Bristol Theatre News

Eugene Onegin Welsh National Opera at The Bristol Hippodrome Review

Eugene Onegin at The Bristol Hippodrome – an accidental review
Wednesday 15 November 2017 at 7pm

The first thing to say about Eugene Onegin at The Bristol Hippodrome last night, was that I was not there to review it. I was there because I really wanted to see it, and see it so much I bought a ticket. I even went alone because none of my friends like me enough to sit through opera, which is quite sad really. The not-sitting-through-opera bit is sad, not the friends issue. And it’s sad because opera is brilliant. Even when you’ve been irritated beyond belief during the incoming at being unable to buy a programme in a timely manner, the music, the drama and the orchestra is a magical mix. Better still is seeing it performed by the Welsh National Opera who we love to have in Bristol.

Eugene Onegin was something I was really excited to watch and it was exciting that it felt exciting. When you watch quite a lot of theatre, it can occasionally become a bit mundane. But that I was transfixed by last night’s performance felt important enough to write about.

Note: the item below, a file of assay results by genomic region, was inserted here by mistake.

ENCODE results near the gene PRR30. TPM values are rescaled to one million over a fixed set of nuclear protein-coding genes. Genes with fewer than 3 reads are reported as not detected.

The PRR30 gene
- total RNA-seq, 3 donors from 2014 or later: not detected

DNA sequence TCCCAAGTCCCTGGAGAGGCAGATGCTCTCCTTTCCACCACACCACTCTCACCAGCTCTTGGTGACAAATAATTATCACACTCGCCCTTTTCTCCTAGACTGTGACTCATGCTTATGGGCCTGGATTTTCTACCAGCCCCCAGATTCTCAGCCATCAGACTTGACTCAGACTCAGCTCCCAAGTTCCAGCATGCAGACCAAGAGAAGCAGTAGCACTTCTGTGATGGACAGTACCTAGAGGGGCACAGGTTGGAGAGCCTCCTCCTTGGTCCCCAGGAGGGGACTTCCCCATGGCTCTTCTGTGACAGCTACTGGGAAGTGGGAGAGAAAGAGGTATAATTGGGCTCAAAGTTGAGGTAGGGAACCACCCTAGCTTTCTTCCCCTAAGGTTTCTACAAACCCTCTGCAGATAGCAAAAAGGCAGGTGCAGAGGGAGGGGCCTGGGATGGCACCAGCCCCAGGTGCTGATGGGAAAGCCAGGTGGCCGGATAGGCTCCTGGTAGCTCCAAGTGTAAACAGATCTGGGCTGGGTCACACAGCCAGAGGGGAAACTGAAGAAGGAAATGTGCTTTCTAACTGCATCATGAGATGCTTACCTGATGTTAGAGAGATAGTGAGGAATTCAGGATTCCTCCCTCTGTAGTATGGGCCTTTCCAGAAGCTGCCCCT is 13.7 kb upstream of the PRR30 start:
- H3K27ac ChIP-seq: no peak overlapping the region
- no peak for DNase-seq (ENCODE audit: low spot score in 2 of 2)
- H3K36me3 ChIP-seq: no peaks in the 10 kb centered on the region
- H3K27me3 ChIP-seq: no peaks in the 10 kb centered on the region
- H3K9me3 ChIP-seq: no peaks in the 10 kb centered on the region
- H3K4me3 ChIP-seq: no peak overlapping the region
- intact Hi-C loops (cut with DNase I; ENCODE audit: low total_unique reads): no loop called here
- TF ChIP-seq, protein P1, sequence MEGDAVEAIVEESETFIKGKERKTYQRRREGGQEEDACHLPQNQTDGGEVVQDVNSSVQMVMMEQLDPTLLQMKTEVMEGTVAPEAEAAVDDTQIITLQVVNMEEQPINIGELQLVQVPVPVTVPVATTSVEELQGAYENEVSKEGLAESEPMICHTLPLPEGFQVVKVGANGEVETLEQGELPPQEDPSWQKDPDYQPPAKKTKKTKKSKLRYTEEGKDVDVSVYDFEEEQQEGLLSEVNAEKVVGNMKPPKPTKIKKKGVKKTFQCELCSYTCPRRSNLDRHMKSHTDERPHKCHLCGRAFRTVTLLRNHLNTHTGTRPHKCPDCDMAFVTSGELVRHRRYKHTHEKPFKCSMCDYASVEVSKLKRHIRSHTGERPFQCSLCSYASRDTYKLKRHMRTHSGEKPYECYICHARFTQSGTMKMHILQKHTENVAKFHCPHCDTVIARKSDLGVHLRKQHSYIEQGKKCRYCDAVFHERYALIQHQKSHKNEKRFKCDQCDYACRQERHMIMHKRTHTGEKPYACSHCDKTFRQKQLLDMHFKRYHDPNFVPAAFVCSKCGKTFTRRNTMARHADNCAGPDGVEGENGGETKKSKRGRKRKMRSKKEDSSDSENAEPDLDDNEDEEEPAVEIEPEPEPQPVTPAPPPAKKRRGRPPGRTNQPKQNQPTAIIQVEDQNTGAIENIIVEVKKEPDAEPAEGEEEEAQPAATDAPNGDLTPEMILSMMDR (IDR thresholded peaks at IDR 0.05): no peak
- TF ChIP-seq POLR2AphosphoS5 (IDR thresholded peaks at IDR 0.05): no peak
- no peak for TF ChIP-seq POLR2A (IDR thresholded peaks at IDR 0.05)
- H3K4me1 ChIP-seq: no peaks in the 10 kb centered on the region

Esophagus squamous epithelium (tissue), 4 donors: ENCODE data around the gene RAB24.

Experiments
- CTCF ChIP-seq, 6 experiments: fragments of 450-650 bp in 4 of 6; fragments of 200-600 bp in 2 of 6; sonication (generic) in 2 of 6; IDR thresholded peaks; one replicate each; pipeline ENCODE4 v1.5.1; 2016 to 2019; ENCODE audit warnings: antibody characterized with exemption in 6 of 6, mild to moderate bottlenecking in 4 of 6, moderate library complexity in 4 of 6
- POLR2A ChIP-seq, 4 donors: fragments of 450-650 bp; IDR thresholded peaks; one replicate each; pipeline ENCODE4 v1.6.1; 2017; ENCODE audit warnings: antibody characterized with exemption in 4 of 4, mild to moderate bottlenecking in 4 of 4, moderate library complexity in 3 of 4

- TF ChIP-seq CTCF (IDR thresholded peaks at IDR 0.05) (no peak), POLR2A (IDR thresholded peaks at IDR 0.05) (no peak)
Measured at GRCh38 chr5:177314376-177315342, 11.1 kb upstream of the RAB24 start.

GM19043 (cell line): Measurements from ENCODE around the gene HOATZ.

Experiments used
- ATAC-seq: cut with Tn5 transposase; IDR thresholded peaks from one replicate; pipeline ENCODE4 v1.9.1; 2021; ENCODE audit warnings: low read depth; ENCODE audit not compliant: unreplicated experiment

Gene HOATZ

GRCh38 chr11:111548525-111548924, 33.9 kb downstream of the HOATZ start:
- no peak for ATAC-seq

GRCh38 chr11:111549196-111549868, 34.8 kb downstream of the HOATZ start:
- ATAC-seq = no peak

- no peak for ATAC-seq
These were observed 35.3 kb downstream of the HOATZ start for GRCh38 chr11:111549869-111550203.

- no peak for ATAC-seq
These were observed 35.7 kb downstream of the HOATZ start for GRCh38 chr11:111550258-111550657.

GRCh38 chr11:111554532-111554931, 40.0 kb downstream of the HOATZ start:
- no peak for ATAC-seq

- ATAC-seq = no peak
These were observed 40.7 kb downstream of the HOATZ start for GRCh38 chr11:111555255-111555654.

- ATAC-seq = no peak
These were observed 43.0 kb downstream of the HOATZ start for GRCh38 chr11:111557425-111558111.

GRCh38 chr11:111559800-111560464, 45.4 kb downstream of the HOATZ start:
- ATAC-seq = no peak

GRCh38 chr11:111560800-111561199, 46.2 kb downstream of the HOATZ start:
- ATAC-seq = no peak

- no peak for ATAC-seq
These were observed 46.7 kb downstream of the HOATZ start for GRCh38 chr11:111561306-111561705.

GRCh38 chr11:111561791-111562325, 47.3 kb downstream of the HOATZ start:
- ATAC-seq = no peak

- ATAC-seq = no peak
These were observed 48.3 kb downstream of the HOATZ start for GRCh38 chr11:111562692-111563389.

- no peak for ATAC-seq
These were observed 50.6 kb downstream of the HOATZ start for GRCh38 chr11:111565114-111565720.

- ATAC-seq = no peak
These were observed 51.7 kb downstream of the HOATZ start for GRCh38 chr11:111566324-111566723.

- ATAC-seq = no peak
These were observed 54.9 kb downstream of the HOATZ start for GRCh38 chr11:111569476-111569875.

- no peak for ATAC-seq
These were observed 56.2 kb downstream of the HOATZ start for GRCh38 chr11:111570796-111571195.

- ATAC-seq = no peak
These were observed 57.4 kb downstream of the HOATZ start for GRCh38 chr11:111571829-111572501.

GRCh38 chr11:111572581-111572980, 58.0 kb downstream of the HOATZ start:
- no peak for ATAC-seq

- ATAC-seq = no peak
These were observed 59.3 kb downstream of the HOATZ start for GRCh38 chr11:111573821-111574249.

In the spirit of disclosure, I really wanted to go and watch Nicholas Lester who was cast as Onegin. After watching him in The Barber of Seville, I’ve decided he’s just the best opera singer and performer ever.

Though I’m only an occasional opera goer, I didn’t know anything about The Tchaikovsky One, the music or the general background.

This opera probably has the simplest story of any I’ve watched. In fact, You barely need to do more than occasionally cast an eye at the surtitles, especially with Natalya Romaniw’s wonderful performance of Tatyana. Her character sings the language of love and unrequited love at that. That language is universal. We’ve all spoken it at one point. Perhaps even sang it ourselves whilst drunk.

Onegin himself is a bit of an arse. He doesn’t do much to redeem himself at any point. By the end, it was great to see a ye olde love story end with the woman telling the man about himself and giving him the boot. Go Tatyana!

Nicholas Lester as Onegin was of course sublime. But it was Joe Roche as Monsieur Triquet who actually stole the show.

The double interval and several scene changes throughout made it a little too stop start at times which dispersed the tension in an unwelcome way. Having said that, I was riveted throughout and it passed the Yawn Test – not one from me until about 10.10pm which was down to a long tiring day rather than boredom.

It’s too late to see Eugene Onegin again in Bristol, but the Welsh National Opera are in Bristol Until Saturday with From the House of the Dead and Die Fledermaus.